Weaker China Ore Usage Seen Curbing Interest in Bulk-Ship Stocks

Charter costs for ships that carry iron ore are unlikely to rebound to levels that might stoke investor interest in companies’ shares as Chinese demand for the steelmaking raw material slows, said Dahlman Rose & Co.

Cargoes of the ore carried to China by sea will rise 3 percent in 2013, a level that fails to match continued growth in fleet capacity, the New York-based investment bank said in a report. The shipping industry has become more reliant on the Asian nation because of Europe’s economic slowdown and increasing U.S. self-sufficiency in energy, it said.

Iron ore is the main cargo for Capesizes, the largest carriers of the commodity. Hire rates for the vessels gained for a fourth session today, helping to lift the Baltic Dry Index. The dry-bulk fleet’s capacity surged by about 80 percent since 2007 and a lack of “non-distressed balance sheets” among companies deterred investors, the bank said.

“With only modest demand growth expected in China, we struggle to conclude that rates can reach a level to achieve timely debt repayment and a return of compelling dividends,” Dahlman Rose said. Investors looking for bets on China have better choices than shipping, according to the report.

Daily average returns for Capesizes increased 11 percent to $7,024, figures from the London-based Baltic Exchange showed. The ships are the largest tracked by the index, a broader gauge of costs to transport minerals and grains by sea, which added 2.1 percent to 781, the 10th climb in a row.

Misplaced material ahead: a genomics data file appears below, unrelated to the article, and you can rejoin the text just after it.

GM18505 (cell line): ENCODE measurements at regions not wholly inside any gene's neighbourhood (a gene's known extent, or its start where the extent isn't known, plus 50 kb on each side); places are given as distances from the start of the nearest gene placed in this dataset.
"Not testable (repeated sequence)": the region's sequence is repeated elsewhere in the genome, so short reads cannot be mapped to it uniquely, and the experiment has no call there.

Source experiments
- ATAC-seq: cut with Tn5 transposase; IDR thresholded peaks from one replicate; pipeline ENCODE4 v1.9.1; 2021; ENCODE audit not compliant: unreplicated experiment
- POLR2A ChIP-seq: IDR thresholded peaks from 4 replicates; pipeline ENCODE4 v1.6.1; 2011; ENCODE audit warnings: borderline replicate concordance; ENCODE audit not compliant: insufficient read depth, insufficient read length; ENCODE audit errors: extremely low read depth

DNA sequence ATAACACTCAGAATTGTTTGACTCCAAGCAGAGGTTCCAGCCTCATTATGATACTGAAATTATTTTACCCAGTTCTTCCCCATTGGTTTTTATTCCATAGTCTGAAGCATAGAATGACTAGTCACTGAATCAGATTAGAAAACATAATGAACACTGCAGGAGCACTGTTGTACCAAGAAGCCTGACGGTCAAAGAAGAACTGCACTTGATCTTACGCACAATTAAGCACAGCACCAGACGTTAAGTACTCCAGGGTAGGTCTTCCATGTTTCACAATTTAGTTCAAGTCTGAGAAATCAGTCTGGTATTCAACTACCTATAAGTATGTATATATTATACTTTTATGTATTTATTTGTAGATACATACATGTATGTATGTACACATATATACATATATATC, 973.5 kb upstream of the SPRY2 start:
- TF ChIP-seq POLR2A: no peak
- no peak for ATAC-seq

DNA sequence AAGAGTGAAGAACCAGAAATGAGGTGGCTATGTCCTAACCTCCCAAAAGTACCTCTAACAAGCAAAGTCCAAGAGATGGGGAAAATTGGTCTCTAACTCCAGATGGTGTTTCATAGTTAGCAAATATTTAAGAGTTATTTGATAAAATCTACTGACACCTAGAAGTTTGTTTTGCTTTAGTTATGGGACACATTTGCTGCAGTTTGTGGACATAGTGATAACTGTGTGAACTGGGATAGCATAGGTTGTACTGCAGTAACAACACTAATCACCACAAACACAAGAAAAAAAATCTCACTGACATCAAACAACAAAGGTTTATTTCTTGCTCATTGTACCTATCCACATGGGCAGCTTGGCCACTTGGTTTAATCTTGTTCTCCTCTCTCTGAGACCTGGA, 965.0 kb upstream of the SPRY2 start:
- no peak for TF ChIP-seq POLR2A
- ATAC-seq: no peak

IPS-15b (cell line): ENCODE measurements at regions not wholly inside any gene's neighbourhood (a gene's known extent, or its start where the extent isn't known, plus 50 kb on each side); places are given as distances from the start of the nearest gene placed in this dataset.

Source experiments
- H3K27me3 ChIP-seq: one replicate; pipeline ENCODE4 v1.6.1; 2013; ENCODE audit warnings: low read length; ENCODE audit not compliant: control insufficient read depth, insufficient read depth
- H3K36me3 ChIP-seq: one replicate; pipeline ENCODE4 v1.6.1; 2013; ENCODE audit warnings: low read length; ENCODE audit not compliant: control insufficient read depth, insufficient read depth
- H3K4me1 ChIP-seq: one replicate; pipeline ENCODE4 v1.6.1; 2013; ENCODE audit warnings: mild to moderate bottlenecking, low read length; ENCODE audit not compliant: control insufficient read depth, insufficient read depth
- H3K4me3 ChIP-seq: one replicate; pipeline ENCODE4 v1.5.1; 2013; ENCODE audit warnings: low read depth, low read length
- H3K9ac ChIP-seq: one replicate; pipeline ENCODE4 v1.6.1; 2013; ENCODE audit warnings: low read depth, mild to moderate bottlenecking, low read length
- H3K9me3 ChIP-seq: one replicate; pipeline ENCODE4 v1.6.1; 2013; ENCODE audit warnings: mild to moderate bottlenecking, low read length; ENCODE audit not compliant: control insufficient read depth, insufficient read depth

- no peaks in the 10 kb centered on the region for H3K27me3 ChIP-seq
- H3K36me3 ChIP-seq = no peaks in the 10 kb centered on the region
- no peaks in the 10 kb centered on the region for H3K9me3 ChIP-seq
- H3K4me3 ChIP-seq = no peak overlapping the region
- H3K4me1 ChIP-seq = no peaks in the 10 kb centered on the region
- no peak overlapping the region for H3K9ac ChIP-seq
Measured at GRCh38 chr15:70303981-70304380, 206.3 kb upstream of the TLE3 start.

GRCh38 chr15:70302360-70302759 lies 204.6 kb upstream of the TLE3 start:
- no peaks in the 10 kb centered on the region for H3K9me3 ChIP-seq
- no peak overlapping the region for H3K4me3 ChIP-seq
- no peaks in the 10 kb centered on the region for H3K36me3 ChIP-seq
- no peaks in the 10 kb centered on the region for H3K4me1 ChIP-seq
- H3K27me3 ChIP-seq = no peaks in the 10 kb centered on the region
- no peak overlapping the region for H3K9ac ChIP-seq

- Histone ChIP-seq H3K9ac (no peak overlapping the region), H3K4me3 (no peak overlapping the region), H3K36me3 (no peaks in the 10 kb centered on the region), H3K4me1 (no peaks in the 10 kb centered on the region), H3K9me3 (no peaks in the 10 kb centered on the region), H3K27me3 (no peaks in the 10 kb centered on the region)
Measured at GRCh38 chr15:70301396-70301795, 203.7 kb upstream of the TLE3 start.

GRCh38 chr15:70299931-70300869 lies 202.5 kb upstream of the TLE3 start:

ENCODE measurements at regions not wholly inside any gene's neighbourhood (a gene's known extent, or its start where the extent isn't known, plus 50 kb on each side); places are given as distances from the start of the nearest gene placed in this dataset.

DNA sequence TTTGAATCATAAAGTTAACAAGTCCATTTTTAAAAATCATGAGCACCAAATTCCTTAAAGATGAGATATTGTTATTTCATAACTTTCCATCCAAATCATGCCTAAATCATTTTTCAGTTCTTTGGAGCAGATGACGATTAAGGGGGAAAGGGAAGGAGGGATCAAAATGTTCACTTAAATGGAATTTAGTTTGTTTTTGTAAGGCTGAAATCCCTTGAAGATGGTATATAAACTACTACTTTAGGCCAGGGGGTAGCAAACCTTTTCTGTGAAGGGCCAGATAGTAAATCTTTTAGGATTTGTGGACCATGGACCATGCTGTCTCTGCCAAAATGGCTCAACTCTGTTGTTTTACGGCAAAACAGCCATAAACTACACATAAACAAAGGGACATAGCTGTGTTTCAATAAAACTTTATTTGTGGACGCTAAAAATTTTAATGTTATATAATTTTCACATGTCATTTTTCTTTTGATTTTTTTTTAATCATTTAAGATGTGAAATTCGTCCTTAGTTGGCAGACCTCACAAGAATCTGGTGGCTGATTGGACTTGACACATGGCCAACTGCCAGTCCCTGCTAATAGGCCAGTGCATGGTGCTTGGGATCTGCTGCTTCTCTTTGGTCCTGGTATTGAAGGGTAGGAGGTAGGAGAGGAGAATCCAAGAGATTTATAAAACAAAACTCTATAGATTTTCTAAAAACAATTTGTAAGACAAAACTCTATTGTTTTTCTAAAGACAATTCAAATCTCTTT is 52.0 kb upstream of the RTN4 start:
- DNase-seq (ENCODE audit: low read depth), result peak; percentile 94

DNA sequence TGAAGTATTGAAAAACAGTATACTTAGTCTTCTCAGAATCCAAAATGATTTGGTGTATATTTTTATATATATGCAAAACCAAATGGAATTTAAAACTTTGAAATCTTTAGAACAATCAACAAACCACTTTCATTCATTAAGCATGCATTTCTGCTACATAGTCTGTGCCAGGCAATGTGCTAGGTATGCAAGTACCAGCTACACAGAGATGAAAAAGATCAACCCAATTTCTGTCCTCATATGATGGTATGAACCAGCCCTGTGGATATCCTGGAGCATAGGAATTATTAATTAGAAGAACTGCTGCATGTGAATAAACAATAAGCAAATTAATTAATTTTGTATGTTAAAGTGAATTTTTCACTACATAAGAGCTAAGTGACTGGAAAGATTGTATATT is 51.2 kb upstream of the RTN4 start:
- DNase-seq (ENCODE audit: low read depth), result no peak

More Ships

Still, the Bloomberg Dry Ships Index, tracking the shares of 12 companies including Diana Shipping Inc., has plunged 84 percent from its record high in October 2007. The dry-bulk fleet’s capacity is set to increase another 14 percent this year, based on new vessels on order that are scheduled for delivery, according to Dahlman Rose.

“The ocean-going marine transport sector remains out of favor among investors, as high-profile bankruptcies, robust global fleet growth and a change to iron-ore price mechanisms have rendered the industry virtually unrecognizable to investors that participated during its golden age in the middle of the last decade,” the bank said.

China will be the destination for about 43 percent of the 2.24 billion metric tons of iron ore and coal to be shipped by sea in 2013, according to Clarkson Plc, the world’s biggest shipbroker. The country’s demand for seaborne iron-ore imports will rise 8 percent this year to 779 million tons, matching 2012 growth, its estimates show.

Among the three classes of smaller vessels tracked by the index, daily returns for Panamaxes, the largest ships to navigate the Panama Canal, declined 1.9 percent to $5,974. Supramaxes that carry about 25 percent less cargo fell 0.3 percent to $7,719 and Handysizes, the smallest vessels in the gauge, gained 0.7 percent to $6,815.

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